Obama's Soft Totalitarianism: Europe Must Protect Itself from America
A Commentary by Jakob Augstein
Is Barack Obama a friend? Revelations about his government's vast spying program call that assumption into doubt. The European Union must protect the Continent from America's reach for omnipotence.
On Tuesday, Barack Obama is coming to Germany. But who, really, will be visiting? He is the 44th president of the United States. He is the first African American to hold the office. He is an intelligent lawyer. And he is a Nobel Peace Prize laureate.
But is he a friend? The revelations brought to us by IT expert Edward Snowden have made certain what paranoid computer geeks and left-wing conspiracy theorists have long claimed: that we are being watched. All the time and everywhere. And it is the Americans who are doing the watching.
On Tuesday, the head of the largest and most all-encompassing surveillance system ever invented is coming for a visit. If Barack Obama is our friend, then we really don't need to be terribly worried about our enemies.
It is embarrassing: Barack Obama will be arriving in Berlin for only the second time, but his visit is coming just as we are learning that the US president is a snoop on a colossal scale. German Chancellor Angela Merkel has said that she will speak to the president about the surveillance program run by the National Security Agency, and the Berlin Interior Ministry has sent a set of 16 questions to the US Embassy. But Obama need not be afraid. German Interior Minister Hans Peter Friedrich, to be sure, did say: âoeThat's not how you treat friends.â But he wasn't referring to the fact that our trans-Atlantic friends were spying on us. Rather, he meant the criticism of that spying.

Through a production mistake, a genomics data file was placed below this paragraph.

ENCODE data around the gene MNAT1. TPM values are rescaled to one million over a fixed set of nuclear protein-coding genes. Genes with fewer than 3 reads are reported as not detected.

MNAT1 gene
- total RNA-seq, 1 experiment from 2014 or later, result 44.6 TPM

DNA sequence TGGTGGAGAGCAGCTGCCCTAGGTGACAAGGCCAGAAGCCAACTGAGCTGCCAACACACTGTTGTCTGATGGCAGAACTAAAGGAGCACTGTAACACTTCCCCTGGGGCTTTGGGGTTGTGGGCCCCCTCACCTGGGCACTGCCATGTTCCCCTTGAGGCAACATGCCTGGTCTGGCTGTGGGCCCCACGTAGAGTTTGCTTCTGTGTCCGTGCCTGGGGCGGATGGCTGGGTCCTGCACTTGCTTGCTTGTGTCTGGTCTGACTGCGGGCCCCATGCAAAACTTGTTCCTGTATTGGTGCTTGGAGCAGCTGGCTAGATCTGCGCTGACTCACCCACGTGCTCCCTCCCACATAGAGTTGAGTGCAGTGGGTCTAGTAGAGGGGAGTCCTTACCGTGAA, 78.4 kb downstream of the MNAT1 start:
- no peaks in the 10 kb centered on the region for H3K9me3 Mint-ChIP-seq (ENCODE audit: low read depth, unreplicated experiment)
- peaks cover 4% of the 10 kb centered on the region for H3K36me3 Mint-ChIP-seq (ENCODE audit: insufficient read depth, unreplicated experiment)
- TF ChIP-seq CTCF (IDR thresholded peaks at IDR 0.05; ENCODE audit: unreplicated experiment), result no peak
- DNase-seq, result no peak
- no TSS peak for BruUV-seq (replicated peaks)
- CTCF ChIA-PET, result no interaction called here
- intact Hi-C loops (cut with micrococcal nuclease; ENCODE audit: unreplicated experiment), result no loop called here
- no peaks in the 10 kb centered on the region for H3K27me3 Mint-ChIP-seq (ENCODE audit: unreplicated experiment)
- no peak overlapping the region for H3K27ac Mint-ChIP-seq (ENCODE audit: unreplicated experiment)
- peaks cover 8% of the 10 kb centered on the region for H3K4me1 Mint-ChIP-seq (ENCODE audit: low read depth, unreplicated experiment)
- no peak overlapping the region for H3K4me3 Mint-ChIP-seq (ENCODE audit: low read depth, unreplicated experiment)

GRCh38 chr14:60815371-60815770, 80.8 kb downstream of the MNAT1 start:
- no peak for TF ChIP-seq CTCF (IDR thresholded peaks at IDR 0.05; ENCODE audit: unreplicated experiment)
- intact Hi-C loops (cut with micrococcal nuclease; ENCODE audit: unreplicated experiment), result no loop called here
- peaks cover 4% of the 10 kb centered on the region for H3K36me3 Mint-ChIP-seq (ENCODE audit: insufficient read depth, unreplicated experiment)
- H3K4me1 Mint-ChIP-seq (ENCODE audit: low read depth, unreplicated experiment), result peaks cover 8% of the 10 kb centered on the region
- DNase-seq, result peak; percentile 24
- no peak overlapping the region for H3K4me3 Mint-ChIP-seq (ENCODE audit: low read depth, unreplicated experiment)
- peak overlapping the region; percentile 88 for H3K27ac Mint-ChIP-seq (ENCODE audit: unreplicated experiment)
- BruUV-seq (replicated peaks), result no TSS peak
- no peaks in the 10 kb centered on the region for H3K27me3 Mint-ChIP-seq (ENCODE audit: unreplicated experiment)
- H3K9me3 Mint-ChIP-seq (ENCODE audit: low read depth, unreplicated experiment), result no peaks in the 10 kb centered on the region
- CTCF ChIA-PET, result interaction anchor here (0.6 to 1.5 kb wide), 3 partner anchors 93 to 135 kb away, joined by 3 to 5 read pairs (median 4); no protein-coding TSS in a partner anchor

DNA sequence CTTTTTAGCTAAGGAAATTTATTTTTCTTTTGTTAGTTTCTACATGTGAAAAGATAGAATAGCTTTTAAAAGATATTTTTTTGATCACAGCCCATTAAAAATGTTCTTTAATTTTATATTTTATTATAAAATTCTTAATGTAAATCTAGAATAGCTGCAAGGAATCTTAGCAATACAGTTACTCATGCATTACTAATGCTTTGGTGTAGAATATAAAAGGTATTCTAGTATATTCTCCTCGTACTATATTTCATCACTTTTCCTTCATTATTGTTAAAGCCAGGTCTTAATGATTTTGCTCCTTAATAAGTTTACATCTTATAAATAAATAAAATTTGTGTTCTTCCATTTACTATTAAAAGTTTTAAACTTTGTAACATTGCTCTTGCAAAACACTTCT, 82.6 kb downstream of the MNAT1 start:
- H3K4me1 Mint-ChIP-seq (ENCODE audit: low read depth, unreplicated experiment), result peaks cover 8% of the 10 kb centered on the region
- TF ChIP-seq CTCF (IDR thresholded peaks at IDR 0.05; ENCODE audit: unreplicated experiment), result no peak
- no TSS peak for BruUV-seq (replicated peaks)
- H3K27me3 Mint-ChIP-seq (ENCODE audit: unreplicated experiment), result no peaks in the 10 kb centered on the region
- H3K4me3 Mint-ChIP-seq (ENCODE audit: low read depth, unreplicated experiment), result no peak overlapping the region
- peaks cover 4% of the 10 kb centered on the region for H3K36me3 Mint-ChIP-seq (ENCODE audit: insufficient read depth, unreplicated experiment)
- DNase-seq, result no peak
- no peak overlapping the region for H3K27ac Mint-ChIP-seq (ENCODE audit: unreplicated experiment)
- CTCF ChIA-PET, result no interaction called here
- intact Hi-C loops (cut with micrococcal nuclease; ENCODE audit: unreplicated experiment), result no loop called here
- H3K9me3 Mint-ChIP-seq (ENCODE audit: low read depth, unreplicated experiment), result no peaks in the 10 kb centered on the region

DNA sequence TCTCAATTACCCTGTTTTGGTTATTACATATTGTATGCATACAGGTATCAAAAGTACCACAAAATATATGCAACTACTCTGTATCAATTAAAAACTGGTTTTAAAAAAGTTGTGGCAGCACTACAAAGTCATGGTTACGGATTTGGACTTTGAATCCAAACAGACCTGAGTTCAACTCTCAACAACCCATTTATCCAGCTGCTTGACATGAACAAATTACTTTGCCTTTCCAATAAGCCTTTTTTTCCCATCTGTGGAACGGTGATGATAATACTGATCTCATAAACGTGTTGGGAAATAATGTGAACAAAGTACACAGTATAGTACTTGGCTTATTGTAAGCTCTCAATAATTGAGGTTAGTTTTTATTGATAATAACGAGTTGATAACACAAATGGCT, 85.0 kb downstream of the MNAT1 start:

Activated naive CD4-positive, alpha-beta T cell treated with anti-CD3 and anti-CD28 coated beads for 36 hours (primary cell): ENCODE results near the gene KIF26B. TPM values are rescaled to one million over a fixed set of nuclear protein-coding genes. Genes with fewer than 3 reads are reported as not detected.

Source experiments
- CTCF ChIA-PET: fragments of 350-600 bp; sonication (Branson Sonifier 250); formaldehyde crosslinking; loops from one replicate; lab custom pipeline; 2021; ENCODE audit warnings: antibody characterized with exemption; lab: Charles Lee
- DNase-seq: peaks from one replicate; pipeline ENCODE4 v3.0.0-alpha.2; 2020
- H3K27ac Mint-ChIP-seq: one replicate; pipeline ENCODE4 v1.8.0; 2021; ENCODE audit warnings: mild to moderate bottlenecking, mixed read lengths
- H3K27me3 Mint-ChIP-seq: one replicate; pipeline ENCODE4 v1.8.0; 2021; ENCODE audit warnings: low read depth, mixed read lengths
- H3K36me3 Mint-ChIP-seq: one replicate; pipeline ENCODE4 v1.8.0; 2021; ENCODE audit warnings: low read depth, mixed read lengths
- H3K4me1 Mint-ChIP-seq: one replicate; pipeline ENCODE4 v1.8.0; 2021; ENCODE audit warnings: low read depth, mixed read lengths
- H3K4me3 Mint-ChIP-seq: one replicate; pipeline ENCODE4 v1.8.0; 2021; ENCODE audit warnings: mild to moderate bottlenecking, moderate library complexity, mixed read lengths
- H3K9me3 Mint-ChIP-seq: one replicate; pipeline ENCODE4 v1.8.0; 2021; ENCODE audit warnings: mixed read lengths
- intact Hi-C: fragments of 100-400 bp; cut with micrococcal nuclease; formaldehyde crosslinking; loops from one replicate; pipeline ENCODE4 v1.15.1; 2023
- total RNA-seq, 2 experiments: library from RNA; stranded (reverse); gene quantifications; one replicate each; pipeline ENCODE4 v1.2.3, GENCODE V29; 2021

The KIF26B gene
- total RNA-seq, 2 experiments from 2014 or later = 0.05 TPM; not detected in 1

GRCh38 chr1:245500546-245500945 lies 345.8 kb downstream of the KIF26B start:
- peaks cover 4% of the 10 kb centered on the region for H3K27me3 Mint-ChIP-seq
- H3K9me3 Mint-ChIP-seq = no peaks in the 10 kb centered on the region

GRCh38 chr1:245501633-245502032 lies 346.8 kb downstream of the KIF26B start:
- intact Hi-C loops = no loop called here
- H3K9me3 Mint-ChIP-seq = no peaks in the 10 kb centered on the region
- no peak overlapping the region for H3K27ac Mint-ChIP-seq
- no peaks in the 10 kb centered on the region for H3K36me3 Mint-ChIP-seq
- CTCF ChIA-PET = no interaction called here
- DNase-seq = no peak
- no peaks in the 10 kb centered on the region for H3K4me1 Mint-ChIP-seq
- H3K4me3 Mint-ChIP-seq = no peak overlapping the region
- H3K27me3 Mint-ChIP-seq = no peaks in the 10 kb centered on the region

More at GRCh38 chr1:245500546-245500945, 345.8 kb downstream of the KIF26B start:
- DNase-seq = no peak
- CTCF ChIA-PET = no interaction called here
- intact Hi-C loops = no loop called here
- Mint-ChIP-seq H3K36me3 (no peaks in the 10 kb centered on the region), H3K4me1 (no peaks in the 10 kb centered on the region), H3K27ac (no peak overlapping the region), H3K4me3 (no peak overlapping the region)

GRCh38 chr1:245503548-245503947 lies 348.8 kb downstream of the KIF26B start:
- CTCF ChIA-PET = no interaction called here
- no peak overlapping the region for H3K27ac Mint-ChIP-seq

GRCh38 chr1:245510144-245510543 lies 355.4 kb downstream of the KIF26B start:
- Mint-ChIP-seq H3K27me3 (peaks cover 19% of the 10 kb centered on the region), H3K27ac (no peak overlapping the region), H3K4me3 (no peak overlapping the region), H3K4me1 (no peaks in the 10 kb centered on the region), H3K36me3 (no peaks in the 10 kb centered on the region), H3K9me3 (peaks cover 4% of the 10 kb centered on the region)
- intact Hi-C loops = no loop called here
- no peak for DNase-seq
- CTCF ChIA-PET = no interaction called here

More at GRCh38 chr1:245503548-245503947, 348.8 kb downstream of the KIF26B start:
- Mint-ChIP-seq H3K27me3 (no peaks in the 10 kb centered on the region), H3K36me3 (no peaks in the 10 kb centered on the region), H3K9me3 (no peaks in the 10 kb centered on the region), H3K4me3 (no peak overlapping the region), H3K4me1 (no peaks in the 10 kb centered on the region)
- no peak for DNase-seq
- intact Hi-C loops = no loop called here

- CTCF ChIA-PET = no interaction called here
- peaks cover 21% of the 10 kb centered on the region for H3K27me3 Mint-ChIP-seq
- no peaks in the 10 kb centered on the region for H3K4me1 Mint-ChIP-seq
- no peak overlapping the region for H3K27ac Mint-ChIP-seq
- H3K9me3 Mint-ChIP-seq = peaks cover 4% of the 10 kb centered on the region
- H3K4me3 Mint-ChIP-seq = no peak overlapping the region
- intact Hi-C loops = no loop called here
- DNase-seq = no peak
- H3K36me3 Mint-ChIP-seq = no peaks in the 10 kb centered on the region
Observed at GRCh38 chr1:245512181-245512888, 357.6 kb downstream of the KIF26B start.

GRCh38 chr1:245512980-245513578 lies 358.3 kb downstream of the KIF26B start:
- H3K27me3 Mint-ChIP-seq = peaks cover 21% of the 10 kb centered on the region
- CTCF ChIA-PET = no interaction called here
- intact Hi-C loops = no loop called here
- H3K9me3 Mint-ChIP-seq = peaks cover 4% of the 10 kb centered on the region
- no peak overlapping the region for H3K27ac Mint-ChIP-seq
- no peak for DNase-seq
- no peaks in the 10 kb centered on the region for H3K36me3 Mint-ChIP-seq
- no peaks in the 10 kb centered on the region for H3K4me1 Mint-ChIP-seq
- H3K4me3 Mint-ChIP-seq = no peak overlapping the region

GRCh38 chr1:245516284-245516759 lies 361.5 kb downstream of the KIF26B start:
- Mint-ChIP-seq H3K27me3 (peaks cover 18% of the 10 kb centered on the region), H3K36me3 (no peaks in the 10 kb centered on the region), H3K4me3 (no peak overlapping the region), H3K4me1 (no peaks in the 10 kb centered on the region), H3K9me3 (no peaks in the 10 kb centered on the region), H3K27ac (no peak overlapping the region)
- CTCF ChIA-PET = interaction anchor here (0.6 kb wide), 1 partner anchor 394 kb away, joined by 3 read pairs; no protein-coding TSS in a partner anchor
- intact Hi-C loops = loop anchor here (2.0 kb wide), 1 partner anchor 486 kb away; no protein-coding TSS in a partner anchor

Friedrich's reaction is only paradoxical on the surface and can be explained by looking at geopolitical realities. The US is, for the time being, the only global power -- and as such it is the only truly sovereign state in existence. All others are dependent -- either as enemies or allies. And because most prefer to be allies, politicians -- Germany's included -- prefer to grin and bear it.
German citizens should be able to expect that their government will protect them from spying by foreign governments. But the German interior minister says instead: âoeWe are grateful for the excellent cooperation with US secret services.â Friedrich didn't even try to cover up his own incompetence on the surveillance issue. âoeEverything we know about it, we have learned from the media,â he said. The head of the country's domestic intelligence agency, Hans-Georg Maassen, was not any more enlightened. âoeI didn't know anything about it,â he said. And Justice Minister Sabine Leutheusser-Schnarrenberger was also apparently in the dark. âoeThese reports are extremely unsettling,â she said.
With all due respect: These are the people who are supposed to be protecting our rights? If it wasn't so frightening, it would be absurd.